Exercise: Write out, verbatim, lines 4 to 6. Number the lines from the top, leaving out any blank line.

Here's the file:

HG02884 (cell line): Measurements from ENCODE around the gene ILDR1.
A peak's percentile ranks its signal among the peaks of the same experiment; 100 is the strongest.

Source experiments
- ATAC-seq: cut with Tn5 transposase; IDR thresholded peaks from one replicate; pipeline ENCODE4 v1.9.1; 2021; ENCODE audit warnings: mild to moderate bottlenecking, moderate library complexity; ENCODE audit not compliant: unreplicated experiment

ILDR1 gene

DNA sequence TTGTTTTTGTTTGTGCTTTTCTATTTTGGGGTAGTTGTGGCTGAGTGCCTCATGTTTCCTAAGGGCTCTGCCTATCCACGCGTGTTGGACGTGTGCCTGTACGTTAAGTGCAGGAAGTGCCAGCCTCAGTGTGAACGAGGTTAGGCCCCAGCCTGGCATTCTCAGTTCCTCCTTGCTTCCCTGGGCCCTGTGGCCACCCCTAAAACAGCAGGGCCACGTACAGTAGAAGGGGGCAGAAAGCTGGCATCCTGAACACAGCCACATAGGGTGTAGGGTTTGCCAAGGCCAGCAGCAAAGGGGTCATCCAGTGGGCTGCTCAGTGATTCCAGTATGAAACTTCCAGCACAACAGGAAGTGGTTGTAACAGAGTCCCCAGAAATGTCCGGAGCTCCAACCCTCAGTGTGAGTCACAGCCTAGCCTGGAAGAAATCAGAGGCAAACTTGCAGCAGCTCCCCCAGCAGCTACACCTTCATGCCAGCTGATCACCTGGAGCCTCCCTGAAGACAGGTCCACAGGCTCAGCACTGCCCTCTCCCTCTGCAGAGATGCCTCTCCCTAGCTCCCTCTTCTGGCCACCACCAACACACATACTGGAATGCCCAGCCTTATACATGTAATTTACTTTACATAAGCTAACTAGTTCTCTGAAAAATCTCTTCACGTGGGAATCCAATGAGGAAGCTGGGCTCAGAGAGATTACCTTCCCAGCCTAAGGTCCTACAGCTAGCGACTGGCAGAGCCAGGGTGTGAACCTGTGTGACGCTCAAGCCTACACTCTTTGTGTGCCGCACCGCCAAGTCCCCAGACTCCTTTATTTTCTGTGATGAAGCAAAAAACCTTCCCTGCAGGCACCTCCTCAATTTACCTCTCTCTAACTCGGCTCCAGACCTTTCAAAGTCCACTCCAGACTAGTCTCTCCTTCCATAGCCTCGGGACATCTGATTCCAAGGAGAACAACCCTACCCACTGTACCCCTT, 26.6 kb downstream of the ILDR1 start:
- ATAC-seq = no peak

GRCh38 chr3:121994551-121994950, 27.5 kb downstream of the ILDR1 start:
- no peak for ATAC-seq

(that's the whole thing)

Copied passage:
- ATAC-seq: cut with Tn5 transposase; IDR thresholded peaks from one replicate; pipeline ENCODE4 v1.9.1; 2021; ENCODE audit warnings: mild to moderate bottlenecking, moderate library complexity; ENCODE audit not compliant: unreplicated experiment

ILDR1 gene

DNA sequence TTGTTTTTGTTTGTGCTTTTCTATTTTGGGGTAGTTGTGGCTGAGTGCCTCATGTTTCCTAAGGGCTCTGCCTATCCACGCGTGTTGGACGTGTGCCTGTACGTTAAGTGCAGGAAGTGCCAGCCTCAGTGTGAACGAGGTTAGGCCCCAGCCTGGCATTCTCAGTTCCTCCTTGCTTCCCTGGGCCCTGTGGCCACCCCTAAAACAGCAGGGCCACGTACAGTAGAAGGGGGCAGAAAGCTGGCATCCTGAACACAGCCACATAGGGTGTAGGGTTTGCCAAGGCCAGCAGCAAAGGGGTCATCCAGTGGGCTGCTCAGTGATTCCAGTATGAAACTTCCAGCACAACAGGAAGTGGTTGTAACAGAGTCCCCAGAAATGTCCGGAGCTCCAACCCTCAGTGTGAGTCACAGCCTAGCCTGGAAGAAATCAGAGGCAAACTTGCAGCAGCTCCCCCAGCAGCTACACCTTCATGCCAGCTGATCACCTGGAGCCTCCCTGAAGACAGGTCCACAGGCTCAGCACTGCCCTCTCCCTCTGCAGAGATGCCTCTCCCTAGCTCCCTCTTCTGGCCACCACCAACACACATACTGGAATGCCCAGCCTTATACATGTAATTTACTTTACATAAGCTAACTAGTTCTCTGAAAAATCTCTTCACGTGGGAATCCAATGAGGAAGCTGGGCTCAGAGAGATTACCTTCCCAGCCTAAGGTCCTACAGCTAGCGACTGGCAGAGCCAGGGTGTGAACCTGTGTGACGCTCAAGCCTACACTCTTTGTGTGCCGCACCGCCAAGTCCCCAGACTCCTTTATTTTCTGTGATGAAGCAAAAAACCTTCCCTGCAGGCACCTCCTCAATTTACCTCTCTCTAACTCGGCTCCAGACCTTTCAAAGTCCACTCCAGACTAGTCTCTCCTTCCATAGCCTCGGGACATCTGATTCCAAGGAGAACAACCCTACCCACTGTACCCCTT, 26.6 kb downstream of the ILDR1 start: